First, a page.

By John Philip Wyllie
Eastlake High School senior Hawk Thompson didn’t have the easiest of childhoods. Born south of the border to a Mexican mother and American father, he spent his first five years in Mexico. About the time he was ready to start school he was uprooted and placed in a new culture speaking a new language. His parents separated several years later. He rarely saw his father after that.
“I had the worst temper as a kid,” Thompson recalled. “My mom didn’t know how to deal with it, so she got me into sports. I went through baseball and basketball, but neither of them took my anger away. Eventually, she enrolled me in wrestling.”
Her persistence paid off.
“Whenever I lost my temper wrestling I found that I couldn’t win, so I figured out really quickly how to control it. Wrestling has really calmed me down and put me in another state of mind.”
Wrestling has proven the perfect fit for the Eastlake senior and two-time Titan team captain. As a junior a year ago, Thompson placed near the top at the CIF championship in his weight class. This year wrestling at 145 lbs., he hopes to go even farther.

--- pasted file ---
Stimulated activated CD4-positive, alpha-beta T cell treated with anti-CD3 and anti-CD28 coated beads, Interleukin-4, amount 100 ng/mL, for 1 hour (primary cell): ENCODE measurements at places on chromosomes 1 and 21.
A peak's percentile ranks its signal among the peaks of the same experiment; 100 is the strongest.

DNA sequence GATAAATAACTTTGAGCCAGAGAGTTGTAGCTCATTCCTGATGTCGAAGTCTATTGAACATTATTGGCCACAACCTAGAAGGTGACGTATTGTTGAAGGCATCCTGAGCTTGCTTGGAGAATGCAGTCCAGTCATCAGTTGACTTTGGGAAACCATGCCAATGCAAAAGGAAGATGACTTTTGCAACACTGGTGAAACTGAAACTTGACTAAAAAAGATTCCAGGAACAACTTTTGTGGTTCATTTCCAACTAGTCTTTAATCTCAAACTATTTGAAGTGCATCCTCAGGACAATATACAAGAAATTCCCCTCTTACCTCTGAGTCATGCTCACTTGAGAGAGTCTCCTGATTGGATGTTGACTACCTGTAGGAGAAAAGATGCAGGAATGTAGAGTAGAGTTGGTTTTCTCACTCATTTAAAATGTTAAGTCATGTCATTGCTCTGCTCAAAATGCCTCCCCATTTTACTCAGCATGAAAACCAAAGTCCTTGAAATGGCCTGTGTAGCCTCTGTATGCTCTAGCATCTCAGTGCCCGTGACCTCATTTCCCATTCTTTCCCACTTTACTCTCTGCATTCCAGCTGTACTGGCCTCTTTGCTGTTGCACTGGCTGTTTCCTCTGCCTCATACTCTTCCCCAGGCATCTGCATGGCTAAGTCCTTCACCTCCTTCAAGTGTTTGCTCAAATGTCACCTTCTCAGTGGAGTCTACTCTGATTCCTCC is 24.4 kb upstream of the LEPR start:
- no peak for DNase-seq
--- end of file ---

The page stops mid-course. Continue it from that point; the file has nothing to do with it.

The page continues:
“At the San Diego Holiday Tournament which includes about 60 teams, Hawk placed third and lost only to the eventual champion. Having defeated that opponent in a dual match earlier in the season, he knows he is right in there (among San Diego’s best),” said Titan head coach, Troy Vierra.
“Hawk is a very solid and tough wrestler. He is best on top and he is one of the few leg riders that we have. He can hold his own on take downs and he can escape, but once he gets on top he will either wear down his opponent or turn him over on his back and use toughness and hard work to win in the end.”
Thompson’s skills, toughness and work ethic make him a challenging opponent, but those are not his only contributions to this team.
“Hawk has been a captain for us these last two years and he is our leader. He leads (primarily) by example, but he can also be a strong vocal leader.”
Thompson has taken the lessons learned on the mat and used them to his advantage in the classroom.
“School doesn’t come easy for him, but he works hard and he does well,” according to Vierra. “He has what it takes to succeed in college both on the mat and in the classroom.”
Thompson is uncertain as to whether he will pursue wrestling on the collegiate level, but he would like to give back something to the sport that has added so much to his life.
“If I stay in wrestling I think it will be to help teach younger kids. If they can get a head start like I did, then maybe they will have more of an advantage against teams like Brawley and Poway and a few other schools (that have youth programs). In the future, I hope Eastlake can develop into a more competitive team.”